Lawsuit over education money is nothing but a political stunt.
It’s supplement, Mr. Perry. Not supplant.
I know, I know. The words are remarkably similar; yet their meanings are totally opposite. Supplanting education funding is what Gov. Perry did with $3.2 billion in stimulus funds last year. Supplementing is what Gov. Perry now refuses to promise to do in order to gain access to $830 million in stimulus funds for education.
In an amendment to the Education Jobs bill (and in an effort to keep Perry from once again confusing the two “S” words), Congress gave Texas special requirements in order to receive additional funds:
“…the State will for fiscal years 2011, 2012, and 2013 maintain State support for elementary and secondary education at a percentage of the total revenues available to the State that is equal to or greater than the percentage provided for such purpose for fiscal year 2011…”
Politicians can be such children. Really. They might as well be six-year-olds in big-people suits (I can say this with authority because I regularly spend time with a six-year-old). Like any 6-year-old does when faced with something they don’t want to do, Perry has thrown a middle-of-the-grocery-store temper tantrum.
The scene for his outburst: the U.S. Court of Appeals for the Fifth Circuit.
Legs and arms in air, Gov. Perry and other Texas officials filed suit last Thursday against the Department of Education for denying Texas’ (altered) application for $830 million in stimulus funds.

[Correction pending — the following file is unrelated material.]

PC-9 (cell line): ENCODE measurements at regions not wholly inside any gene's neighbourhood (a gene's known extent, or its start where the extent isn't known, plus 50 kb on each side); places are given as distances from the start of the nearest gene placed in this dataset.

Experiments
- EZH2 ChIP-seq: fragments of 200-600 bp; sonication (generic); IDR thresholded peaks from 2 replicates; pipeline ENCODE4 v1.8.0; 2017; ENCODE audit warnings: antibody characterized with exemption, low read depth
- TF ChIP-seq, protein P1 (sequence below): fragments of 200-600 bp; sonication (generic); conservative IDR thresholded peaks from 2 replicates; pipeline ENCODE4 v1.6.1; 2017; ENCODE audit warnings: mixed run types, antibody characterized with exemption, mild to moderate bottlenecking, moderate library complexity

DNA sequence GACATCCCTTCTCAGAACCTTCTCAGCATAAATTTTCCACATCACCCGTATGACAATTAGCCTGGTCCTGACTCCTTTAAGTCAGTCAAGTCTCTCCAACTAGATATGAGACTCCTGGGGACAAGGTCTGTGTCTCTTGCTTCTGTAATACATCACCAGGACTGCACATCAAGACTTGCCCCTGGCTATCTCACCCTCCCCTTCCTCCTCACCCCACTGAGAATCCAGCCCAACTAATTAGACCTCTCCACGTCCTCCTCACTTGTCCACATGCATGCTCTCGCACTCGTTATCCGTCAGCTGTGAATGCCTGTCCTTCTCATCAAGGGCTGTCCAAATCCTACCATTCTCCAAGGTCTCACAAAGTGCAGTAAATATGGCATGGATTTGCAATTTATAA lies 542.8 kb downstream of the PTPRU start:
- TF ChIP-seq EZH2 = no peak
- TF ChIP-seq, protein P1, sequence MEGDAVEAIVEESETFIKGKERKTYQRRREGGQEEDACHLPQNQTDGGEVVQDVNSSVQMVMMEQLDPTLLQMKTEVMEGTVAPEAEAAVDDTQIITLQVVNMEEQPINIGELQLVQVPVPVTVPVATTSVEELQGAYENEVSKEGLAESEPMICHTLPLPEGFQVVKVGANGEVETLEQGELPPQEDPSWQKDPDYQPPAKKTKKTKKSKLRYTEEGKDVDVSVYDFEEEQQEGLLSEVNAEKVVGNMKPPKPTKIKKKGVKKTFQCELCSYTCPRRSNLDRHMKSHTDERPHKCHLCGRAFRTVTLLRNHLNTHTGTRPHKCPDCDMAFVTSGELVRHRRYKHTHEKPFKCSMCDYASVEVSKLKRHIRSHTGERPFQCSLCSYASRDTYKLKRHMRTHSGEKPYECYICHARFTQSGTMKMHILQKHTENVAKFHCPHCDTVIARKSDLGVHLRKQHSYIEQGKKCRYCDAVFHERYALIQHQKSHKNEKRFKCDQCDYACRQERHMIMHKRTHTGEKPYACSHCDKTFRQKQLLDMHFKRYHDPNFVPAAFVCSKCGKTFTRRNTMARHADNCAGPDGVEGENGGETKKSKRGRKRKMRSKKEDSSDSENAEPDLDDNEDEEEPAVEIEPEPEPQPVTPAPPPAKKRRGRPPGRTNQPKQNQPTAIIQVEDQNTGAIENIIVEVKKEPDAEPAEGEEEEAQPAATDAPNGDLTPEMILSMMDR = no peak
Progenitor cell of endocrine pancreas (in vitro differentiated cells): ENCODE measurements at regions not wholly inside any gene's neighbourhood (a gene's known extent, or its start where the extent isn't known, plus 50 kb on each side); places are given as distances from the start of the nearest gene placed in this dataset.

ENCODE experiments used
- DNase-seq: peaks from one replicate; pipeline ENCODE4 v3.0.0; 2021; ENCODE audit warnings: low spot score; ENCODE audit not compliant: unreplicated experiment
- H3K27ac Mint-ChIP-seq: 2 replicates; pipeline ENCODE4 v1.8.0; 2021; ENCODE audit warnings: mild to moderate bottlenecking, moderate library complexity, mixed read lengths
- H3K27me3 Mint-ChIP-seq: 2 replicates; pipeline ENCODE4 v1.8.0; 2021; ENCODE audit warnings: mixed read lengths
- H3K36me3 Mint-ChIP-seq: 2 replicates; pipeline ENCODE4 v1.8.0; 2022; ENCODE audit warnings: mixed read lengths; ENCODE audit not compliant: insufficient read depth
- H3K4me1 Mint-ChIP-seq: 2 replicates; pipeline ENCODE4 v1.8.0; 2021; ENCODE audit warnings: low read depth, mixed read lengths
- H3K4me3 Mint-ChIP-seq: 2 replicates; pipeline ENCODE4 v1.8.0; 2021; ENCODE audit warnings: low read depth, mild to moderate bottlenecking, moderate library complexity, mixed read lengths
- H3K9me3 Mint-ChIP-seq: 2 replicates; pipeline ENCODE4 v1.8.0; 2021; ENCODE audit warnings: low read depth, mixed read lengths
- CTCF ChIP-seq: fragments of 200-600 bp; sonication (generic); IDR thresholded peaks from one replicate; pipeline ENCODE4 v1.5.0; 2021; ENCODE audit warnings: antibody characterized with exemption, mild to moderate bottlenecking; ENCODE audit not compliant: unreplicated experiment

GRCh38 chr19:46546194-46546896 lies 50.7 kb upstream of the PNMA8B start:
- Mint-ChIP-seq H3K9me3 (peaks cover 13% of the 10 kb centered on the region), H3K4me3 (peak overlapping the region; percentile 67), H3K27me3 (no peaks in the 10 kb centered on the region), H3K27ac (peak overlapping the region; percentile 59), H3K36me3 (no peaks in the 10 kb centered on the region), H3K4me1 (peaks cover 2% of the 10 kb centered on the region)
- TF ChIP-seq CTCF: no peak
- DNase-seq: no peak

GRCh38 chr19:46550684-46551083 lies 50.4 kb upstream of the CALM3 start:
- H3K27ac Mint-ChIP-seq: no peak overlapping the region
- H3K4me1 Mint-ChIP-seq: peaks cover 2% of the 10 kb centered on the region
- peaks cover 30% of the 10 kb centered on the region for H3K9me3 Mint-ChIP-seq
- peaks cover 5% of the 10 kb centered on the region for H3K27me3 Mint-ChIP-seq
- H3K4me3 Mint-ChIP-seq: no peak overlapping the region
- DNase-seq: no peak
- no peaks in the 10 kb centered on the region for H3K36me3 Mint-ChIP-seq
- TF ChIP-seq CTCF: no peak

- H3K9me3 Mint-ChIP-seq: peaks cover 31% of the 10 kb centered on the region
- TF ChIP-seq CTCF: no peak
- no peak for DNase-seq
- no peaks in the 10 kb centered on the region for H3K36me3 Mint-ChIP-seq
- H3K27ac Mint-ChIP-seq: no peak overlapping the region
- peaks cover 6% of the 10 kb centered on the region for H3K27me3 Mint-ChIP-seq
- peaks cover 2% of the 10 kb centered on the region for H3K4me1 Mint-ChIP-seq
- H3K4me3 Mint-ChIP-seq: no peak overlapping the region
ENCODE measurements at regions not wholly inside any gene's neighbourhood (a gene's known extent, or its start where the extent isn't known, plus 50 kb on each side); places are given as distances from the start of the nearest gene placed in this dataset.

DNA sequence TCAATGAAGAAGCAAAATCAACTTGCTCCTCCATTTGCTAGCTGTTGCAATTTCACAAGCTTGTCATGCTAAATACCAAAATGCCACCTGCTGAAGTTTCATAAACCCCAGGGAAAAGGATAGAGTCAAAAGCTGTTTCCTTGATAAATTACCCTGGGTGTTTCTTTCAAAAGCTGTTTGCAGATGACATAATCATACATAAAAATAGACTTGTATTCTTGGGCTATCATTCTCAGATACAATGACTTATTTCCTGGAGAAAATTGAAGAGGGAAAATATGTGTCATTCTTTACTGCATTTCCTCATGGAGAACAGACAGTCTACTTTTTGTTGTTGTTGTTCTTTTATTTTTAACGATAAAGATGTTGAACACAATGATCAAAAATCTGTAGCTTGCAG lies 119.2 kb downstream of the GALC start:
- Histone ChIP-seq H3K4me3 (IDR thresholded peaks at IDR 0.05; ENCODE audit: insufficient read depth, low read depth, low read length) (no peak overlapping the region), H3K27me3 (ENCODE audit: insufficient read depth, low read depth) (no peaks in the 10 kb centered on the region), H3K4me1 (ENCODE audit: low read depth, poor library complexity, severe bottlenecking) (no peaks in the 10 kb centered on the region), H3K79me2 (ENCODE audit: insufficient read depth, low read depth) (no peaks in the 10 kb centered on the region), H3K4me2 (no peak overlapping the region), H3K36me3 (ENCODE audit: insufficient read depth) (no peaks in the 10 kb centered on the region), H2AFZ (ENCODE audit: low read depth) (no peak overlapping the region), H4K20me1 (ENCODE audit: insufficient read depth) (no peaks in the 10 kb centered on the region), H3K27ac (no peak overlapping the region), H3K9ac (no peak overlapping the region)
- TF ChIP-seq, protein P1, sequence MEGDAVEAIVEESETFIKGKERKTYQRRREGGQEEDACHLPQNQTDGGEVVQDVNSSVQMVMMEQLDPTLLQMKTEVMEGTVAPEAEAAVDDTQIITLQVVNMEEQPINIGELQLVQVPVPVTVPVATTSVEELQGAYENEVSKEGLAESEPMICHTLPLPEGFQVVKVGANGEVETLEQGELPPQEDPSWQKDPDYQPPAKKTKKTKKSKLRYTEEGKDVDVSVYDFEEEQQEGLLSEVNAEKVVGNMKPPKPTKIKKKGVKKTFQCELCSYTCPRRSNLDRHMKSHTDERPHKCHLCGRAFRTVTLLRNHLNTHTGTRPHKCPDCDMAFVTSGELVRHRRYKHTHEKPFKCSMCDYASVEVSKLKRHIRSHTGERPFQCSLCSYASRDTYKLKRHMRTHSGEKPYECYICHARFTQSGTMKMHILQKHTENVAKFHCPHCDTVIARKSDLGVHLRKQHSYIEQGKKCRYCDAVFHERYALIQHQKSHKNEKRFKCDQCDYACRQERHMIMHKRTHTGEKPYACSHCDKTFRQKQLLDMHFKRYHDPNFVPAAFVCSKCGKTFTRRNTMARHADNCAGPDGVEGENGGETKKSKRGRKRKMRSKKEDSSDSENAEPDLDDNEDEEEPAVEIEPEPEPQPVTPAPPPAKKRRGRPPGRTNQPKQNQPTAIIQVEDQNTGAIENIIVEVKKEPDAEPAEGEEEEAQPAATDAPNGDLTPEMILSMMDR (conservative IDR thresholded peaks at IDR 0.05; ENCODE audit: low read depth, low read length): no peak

The governor’s press release announcing the suit was titled: “Legal Action Against U.S. Department of Education Necessary to Preserve Texas Education Funding.” Necessary to preserve funding? Really?
The title (and motive behind it) is really a bunch of baloney when you read that even TEA Commissioner Robert Scott, in his application for Texas conceded: “In the event Texas’ application is denied, the Department assured me and the Office of the Governor, both in our meeting in Washington, D.C., and in a follow-up conference call, that the Department has all necessary authority to and will … reserve the $830 million for Texas until the 2012-13 budget becomes law and Texas is awarded the $830 million.”
In addition, in a Sept. 14 letter, the Department of Education even wrote to Scott: “…we cannot award Ed Jobs funds to Texas at this time. However, we remain committed to making these funds available to the schools and students in your State.”
These statements of assurance makes this expensive and taxpayer funded lawsuit look ridiculous. Perry and his allies are painting a picture for voters suggesting this lawsuit is necessary to keep the feds from re-allocating the $830 million to other states, when in reality they (and now you) know that the Department of Education has no such plans.
Meanwhile, Perry’s sittin’ pretty. If he had conceded to the feds and met the conditions of Doggett’s amendment, he would have been chastised by the right. If he had outright refused the funds, he would have been chastised by everyone else.
It’s all just so theatrical. And this political show is expensive – at a time when Texas taxpayers can’t afford to throw money at a frivolous lawsuit. If, as his press release says, he’s really “exploring every possible avenue” to get the funding, maybe he should try putting pen to paper and signing the damn application.